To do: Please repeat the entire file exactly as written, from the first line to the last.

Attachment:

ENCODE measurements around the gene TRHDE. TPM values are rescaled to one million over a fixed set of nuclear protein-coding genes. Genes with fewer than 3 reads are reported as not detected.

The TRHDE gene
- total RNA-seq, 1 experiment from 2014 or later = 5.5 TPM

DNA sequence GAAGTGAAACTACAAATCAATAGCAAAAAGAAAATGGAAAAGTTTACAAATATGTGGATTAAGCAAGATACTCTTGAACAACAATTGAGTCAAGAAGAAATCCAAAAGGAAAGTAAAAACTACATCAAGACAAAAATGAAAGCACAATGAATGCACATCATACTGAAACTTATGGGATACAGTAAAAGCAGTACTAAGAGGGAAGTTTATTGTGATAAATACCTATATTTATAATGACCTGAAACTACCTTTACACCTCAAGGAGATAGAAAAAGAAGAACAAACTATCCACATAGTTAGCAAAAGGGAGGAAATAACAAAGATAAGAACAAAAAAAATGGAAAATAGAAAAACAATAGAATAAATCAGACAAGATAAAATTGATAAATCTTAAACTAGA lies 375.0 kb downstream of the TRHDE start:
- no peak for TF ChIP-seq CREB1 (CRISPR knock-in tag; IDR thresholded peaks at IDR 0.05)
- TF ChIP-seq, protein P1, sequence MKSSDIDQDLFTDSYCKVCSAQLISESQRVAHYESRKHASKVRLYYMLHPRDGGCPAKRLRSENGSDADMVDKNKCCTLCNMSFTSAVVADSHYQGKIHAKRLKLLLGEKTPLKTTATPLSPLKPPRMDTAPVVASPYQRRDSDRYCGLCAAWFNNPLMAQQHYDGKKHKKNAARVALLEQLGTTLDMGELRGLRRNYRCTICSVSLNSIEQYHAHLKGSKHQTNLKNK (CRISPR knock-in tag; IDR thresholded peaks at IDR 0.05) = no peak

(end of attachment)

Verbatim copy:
ENCODE measurements around the gene TRHDE. TPM values are rescaled to one million over a fixed set of nuclear protein-coding genes. Genes with fewer than 3 reads are reported as not detected.

The TRHDE gene
- total RNA-seq, 1 experiment from 2014 or later = 5.5 TPM

DNA sequence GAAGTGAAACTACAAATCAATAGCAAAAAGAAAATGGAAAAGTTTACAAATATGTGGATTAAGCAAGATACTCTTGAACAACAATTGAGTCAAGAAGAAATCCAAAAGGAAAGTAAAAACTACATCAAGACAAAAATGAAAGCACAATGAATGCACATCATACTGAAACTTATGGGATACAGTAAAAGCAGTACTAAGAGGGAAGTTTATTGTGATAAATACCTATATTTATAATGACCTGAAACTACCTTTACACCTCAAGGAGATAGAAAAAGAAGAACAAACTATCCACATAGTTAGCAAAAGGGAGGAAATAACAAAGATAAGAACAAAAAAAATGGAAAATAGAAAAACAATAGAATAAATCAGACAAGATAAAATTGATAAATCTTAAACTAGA lies 375.0 kb downstream of the TRHDE start:
- no peak for TF ChIP-seq CREB1 (CRISPR knock-in tag; IDR thresholded peaks at IDR 0.05)
- TF ChIP-seq, protein P1, sequence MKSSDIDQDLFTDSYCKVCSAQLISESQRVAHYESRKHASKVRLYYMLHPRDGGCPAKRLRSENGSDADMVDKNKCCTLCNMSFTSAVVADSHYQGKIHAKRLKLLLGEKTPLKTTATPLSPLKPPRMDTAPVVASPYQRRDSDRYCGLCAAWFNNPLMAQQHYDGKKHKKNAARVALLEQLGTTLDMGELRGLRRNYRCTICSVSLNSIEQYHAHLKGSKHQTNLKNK (CRISPR knock-in tag; IDR thresholded peaks at IDR 0.05) = no peak